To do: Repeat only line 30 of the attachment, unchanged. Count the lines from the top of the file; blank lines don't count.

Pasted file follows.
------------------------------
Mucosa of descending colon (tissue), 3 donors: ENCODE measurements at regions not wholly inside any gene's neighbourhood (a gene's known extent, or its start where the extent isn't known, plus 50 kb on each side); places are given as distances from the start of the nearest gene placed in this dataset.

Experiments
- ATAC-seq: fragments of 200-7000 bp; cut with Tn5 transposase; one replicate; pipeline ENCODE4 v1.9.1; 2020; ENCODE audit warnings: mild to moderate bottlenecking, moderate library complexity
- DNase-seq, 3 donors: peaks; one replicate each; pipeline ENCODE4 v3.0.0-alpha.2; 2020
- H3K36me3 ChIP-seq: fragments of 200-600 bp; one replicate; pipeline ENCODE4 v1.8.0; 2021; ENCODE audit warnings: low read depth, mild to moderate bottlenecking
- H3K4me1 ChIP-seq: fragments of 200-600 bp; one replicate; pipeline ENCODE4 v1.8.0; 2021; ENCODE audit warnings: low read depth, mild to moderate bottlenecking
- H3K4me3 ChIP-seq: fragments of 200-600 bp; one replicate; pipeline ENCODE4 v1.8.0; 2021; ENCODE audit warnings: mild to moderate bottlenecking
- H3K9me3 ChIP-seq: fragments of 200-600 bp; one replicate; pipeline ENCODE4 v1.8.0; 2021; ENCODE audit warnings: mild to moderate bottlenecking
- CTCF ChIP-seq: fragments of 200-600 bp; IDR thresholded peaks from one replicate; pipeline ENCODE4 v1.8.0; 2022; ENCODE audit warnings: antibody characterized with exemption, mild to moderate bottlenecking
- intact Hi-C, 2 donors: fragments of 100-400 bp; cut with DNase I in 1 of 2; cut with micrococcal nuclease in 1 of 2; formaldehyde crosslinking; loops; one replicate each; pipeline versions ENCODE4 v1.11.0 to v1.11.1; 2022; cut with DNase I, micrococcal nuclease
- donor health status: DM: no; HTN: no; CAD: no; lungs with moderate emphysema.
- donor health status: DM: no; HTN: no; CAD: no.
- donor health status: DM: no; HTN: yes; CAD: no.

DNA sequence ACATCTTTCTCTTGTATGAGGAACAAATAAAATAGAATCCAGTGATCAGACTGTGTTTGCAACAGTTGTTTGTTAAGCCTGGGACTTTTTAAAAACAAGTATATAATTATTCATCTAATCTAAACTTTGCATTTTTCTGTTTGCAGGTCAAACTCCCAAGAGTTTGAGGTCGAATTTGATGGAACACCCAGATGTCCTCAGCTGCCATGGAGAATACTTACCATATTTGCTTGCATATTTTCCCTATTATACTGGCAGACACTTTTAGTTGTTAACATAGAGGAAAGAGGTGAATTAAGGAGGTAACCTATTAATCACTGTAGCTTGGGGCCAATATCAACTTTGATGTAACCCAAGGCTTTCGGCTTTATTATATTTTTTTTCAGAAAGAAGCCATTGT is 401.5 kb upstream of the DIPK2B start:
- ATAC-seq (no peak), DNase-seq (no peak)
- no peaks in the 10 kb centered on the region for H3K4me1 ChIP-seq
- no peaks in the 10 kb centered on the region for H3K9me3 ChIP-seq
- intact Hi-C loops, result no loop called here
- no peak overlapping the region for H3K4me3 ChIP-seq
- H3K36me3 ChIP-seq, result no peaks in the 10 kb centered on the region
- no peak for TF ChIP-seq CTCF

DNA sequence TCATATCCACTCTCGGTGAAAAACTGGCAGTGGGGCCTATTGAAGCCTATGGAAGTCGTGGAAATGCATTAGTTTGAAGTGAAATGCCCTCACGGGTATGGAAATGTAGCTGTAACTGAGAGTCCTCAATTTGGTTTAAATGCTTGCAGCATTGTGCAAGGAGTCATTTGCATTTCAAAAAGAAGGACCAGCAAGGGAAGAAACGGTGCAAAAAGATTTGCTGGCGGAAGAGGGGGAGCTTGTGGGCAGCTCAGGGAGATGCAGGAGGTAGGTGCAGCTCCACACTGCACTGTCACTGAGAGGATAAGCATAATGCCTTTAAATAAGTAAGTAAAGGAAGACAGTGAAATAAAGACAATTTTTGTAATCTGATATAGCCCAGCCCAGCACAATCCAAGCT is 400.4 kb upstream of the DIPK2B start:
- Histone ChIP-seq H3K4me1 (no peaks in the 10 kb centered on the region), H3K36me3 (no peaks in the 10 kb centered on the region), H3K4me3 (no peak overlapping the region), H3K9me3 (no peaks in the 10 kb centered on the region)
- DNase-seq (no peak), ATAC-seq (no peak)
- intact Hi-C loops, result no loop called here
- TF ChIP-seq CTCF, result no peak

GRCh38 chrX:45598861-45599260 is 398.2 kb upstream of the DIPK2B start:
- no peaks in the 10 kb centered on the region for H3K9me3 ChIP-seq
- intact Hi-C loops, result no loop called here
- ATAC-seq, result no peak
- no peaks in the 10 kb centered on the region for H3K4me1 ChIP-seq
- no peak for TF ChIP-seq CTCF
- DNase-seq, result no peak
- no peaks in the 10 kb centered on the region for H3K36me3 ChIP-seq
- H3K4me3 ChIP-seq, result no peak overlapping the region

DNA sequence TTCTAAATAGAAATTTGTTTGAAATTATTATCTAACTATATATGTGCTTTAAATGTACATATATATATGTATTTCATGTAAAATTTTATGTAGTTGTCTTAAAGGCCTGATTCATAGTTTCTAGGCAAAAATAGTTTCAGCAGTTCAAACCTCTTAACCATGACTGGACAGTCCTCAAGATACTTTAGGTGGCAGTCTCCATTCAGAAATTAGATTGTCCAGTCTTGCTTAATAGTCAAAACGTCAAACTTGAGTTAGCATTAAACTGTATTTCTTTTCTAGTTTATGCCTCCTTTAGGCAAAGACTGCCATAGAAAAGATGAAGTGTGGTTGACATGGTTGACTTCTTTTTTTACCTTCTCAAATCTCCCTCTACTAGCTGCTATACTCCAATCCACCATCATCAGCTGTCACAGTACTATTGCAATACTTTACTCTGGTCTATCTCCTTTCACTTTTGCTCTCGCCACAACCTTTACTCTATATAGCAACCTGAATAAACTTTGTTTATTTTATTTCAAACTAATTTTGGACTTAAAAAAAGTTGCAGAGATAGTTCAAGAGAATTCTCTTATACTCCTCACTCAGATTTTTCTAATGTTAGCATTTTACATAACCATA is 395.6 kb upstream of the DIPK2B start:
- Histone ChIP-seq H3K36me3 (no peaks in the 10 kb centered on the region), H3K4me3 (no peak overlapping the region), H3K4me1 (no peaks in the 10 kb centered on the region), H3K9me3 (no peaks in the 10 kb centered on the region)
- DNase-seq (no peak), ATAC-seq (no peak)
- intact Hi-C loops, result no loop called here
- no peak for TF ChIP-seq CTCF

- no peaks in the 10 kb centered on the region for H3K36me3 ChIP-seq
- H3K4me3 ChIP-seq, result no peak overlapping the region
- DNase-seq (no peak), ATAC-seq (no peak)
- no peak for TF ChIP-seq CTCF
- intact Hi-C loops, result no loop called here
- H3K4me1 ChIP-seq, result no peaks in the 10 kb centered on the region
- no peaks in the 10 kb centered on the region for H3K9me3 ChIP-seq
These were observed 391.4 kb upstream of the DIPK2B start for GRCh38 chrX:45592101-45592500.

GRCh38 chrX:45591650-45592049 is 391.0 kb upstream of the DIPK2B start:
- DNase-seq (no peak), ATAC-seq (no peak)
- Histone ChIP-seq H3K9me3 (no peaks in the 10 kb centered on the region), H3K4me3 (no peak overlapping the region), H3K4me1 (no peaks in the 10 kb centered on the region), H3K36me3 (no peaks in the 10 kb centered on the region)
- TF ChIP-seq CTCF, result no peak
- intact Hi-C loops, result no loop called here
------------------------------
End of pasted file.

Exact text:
- ATAC-seq, result no peak